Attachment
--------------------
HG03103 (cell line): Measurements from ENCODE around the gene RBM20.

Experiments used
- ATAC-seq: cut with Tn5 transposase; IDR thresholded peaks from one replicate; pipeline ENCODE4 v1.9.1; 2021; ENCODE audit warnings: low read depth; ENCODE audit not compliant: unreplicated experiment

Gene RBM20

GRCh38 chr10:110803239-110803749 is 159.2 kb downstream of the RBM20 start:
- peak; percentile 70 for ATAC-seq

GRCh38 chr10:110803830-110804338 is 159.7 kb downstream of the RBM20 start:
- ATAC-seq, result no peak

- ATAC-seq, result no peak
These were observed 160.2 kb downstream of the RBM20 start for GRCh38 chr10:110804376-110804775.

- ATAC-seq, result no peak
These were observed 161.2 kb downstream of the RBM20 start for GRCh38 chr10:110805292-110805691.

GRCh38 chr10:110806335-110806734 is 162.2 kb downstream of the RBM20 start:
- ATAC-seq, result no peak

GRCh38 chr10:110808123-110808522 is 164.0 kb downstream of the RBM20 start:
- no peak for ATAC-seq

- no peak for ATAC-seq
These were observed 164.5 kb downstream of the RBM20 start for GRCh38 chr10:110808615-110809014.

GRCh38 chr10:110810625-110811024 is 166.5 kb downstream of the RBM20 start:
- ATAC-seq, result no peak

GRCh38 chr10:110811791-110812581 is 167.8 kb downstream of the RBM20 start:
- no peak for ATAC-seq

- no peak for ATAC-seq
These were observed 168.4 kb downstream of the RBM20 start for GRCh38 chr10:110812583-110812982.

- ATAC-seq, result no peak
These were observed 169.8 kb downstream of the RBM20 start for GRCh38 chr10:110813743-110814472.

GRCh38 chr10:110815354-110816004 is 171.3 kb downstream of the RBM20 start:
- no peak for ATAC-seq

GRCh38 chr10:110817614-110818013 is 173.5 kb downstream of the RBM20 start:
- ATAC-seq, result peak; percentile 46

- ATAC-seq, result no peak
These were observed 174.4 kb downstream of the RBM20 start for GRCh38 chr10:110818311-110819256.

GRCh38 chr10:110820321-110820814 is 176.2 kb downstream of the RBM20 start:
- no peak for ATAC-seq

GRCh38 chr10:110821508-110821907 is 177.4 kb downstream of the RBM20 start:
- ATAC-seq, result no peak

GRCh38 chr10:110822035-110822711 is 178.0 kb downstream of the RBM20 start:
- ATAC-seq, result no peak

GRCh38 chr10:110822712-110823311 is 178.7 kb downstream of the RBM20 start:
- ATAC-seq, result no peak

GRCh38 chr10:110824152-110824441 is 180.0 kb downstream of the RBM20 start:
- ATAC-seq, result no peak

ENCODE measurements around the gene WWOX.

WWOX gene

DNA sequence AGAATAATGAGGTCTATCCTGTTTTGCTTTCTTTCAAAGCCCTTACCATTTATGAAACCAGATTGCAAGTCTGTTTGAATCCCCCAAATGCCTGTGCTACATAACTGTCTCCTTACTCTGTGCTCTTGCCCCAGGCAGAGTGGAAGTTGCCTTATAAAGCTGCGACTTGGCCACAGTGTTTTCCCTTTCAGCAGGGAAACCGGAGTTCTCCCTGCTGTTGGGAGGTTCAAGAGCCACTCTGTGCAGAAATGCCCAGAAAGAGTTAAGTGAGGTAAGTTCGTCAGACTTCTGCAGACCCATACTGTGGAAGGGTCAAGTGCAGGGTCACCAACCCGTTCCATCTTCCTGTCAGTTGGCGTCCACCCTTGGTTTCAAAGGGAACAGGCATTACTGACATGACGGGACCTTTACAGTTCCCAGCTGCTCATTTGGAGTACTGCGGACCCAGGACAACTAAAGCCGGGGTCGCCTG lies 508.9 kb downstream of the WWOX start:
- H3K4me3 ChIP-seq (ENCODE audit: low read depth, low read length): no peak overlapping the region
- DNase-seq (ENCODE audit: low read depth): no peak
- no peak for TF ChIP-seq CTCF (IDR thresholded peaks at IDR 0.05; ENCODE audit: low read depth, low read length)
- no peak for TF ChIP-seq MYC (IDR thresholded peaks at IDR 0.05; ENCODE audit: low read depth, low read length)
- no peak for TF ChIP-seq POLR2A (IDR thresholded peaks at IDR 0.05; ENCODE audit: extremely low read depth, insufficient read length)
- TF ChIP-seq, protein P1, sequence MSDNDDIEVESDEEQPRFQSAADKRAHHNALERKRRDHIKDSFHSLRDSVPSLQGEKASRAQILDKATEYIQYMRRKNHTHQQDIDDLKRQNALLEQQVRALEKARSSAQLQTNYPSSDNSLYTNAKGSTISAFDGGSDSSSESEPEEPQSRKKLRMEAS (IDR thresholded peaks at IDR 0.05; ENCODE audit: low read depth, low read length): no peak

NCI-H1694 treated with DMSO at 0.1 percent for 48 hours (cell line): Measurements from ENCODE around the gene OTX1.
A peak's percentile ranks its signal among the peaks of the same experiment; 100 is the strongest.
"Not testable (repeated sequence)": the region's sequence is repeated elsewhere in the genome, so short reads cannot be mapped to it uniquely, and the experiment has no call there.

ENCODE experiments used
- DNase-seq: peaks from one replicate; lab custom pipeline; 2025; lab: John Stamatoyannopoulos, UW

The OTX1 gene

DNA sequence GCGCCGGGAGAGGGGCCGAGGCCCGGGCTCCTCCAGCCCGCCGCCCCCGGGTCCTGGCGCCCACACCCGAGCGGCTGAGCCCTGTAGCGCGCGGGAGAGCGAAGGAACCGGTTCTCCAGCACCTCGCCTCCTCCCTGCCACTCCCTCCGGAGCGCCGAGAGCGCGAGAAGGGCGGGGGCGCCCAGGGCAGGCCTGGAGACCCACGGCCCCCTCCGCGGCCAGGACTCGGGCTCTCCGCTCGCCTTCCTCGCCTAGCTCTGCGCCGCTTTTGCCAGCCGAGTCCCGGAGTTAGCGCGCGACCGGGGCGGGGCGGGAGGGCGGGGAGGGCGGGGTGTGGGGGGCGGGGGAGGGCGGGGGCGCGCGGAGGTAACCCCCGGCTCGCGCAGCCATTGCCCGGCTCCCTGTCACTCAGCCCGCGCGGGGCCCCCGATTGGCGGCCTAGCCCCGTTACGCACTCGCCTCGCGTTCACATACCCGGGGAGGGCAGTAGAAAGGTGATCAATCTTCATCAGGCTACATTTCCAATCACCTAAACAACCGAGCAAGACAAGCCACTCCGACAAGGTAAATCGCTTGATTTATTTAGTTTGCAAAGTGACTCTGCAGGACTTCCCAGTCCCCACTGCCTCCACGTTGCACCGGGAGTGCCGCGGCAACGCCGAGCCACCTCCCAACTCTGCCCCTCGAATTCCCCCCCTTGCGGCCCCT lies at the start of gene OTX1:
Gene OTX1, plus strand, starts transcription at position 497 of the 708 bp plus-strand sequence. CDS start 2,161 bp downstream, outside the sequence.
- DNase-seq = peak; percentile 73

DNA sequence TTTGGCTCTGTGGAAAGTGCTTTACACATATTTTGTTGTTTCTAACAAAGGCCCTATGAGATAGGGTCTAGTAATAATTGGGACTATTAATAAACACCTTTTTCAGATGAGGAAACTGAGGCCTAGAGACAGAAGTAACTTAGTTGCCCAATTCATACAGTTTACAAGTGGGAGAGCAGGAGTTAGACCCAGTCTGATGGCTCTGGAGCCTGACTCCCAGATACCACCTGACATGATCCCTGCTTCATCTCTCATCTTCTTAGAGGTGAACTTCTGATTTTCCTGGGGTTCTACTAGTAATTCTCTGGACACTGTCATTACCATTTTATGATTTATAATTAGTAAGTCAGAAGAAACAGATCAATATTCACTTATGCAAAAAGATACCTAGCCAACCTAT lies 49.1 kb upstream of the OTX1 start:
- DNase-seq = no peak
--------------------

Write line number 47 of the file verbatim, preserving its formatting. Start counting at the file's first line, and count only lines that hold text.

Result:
- DNase-seq (ENCODE audit: low read depth): no peak